Introduction. Kidney disease increases the risk of cardiovascular disease. The corollary of that observation should be that cardiovascular disease would not only increase the risk of kidney dysfunction, but also cause kidney damage, a concept not previously proposed. Materials and Methods. Hemodynamic response to a graded exercise stress test was measured in 70 candidates to evaluate the association of heart rate and blood pressure change, heart rate reserve, chronotropic incompetence (percentage of achievement of maximal predicted heart rate), and circulatory power with development of kidney failure (glomerular filtration rate < 30 mL/ min/1.73 m2) during 123 months of follow-up period. Results. Kidney failure was more likely to develop in patients with lower heart rate change, heart rate reserve, percentage of achievement of maximal predicted heart rate, and circulatory power (P =.002, P =.01, P =.02, and P =.008, respectively), even after adjustment for age, resting pulse pressure, hypertension, diabetes mellitus, and exercise test result (hazard ratios, 5.9, 2.9, 3.3, and 2.9, respectively). A resting pulse pressure of 60 mm Hg and higher was accompanied by 7.4 times (95% confidence interval, 1.8 to 30.9) greater risk of developing kidney failure, independent of age and resting systolic blood pressure (P =.006). Conclusions. Hemodynamic responses to a standard graded exercise stress test independently predicted the development of kidney failure. Also, arterial stiffness (represented by resting pulse pressure) could be a factor linking ventricular and kidney function. Early diagnosis of kidney disease should include a cardiovascular assessment and vice versa. © 2016, Iranian Society of Nephrology. All rights reserved.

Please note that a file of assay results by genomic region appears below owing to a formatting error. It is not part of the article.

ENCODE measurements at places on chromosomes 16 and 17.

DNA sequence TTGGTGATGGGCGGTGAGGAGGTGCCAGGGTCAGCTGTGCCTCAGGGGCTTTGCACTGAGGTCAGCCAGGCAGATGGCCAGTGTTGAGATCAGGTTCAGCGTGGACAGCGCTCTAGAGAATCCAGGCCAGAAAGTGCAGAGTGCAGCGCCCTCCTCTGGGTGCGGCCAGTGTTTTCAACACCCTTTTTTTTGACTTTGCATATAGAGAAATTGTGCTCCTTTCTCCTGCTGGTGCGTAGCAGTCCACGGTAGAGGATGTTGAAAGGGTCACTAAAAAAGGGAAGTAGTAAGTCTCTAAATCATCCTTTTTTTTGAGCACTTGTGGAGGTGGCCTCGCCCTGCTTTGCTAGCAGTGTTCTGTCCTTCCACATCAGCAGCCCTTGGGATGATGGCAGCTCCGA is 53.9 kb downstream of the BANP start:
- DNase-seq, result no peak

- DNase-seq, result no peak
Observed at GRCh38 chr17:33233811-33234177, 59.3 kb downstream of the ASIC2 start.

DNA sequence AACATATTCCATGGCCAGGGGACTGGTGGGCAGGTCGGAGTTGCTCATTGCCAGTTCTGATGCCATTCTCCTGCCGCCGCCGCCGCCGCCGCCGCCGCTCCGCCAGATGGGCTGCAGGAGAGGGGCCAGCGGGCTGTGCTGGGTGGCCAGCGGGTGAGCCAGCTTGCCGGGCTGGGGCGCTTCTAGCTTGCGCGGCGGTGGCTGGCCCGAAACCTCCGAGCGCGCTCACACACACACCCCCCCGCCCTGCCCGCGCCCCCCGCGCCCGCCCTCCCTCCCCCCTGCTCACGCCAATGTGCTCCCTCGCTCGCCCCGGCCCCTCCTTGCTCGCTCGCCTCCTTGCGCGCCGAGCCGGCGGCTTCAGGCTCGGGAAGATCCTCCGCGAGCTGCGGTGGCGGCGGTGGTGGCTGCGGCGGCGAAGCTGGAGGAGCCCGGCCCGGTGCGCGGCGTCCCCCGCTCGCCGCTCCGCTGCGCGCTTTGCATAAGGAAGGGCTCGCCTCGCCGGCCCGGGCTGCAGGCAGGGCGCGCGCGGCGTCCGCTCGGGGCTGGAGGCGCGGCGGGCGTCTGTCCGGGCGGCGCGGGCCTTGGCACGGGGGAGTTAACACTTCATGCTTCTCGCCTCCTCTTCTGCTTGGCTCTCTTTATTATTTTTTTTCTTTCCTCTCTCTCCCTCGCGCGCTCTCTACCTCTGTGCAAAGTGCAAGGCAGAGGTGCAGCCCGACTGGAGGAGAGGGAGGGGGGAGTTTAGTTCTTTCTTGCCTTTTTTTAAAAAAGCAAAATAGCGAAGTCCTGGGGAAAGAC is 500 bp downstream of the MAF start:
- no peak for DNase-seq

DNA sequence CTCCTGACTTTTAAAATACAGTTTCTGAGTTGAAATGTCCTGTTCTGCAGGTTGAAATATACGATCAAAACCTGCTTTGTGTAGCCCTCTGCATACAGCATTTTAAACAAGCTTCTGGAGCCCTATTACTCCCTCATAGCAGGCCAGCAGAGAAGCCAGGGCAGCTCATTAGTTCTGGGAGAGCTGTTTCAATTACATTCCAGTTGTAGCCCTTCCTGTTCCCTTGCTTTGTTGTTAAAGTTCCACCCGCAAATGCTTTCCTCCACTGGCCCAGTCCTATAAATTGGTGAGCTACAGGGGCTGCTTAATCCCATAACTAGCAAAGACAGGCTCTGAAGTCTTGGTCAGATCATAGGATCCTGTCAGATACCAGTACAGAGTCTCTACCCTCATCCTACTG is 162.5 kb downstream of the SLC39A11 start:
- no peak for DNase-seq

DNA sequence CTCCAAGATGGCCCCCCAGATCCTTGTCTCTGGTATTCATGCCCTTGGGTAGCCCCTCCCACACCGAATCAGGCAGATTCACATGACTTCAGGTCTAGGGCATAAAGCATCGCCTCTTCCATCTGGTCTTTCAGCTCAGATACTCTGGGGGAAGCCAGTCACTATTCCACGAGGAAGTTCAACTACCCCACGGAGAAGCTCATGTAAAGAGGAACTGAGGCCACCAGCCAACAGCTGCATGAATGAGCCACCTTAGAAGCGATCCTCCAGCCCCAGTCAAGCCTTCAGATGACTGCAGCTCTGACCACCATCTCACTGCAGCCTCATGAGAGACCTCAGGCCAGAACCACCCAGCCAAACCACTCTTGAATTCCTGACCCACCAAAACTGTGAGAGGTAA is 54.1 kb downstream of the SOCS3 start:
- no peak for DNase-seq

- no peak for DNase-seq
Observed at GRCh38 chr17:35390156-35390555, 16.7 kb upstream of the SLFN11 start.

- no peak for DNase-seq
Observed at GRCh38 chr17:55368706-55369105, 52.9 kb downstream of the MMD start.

|EMTREE drug terms:||creatinine|
|EMTREE medical terms:||adultarterial stiffnessArticlecardiovascular riskcoronary artery bypass graftdiastolic blood pressureelectrocardiography monitoringestimated glomerular filtration rateexercise testexercise tolerancefemalefollow upheart muscle ischemiahemodynamic monitoringhumankidney failurelongitudinal studymajor clinical studymalemicroalbuminuriamiddle agedpulse pressureresting heart ratesurvival ratesystolic blood pressureagedblood pressureCardiovascular Diseasesdiabetes mellitusheart rateheart ventricle functionhemodynamicshypertensionproportional hazards modelRenal Insufficiency|
|MeSH:||AgedBlood PressureCardiovascular DiseasesDiabetes MellitusExercise TestFemaleHeart RateHemodynamicsHumansHypertensionMaleMiddle AgedProportional Hazards ModelsRenal InsufficiencyVascular StiffnessVentricular Function|
creatinine, 19230-81-0, 60-27-5
Khoshdel, A.R.; Department of Epidemiology, School of Medicine and Public Health, Tehran, Iran; email:[email protected]
© Copyright 2017 Elsevier B.V., All rights reserved.